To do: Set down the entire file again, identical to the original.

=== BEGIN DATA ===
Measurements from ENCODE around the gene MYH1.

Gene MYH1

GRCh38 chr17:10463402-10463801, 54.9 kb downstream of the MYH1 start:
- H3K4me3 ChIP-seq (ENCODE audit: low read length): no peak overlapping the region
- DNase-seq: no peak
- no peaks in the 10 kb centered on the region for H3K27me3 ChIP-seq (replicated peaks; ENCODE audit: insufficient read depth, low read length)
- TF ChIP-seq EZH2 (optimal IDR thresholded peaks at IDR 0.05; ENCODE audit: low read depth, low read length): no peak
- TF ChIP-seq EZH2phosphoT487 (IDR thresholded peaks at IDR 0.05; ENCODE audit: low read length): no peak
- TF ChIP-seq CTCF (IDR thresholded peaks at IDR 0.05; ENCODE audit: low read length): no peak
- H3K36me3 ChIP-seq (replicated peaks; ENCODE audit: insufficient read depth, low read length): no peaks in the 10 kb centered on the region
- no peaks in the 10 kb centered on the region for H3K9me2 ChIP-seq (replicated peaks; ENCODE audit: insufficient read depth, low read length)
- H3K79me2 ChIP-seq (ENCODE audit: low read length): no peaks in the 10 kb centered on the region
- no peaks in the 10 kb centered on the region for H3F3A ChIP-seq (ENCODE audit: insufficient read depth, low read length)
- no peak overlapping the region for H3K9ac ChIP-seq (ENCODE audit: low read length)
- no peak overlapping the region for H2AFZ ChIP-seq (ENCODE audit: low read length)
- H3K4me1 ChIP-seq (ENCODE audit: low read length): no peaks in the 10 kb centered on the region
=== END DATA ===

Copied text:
Measurements from ENCODE around the gene MYH1.

Gene MYH1

GRCh38 chr17:10463402-10463801, 54.9 kb downstream of the MYH1 start:
- H3K4me3 ChIP-seq (ENCODE audit: low read length): no peak overlapping the region
- DNase-seq: no peak
- no peaks in the 10 kb centered on the region for H3K27me3 ChIP-seq (replicated peaks; ENCODE audit: insufficient read depth, low read length)
- TF ChIP-seq EZH2 (optimal IDR thresholded peaks at IDR 0.05; ENCODE audit: low read depth, low read length): no peak
- TF ChIP-seq EZH2phosphoT487 (IDR thresholded peaks at IDR 0.05; ENCODE audit: low read length): no peak
- TF ChIP-seq CTCF (IDR thresholded peaks at IDR 0.05; ENCODE audit: low read length): no peak
- H3K36me3 ChIP-seq (replicated peaks; ENCODE audit: insufficient read depth, low read length): no peaks in the 10 kb centered on the region
- no peaks in the 10 kb centered on the region for H3K9me2 ChIP-seq (replicated peaks; ENCODE audit: insufficient read depth, low read length)
- H3K79me2 ChIP-seq (ENCODE audit: low read length): no peaks in the 10 kb centered on the region
- no peaks in the 10 kb centered on the region for H3F3A ChIP-seq (ENCODE audit: insufficient read depth, low read length)
- no peak overlapping the region for H3K9ac ChIP-seq (ENCODE audit: low read length)
- no peak overlapping the region for H2AFZ ChIP-seq (ENCODE audit: low read length)
- H3K4me1 ChIP-seq (ENCODE audit: low read length): no peaks in the 10 kb centered on the region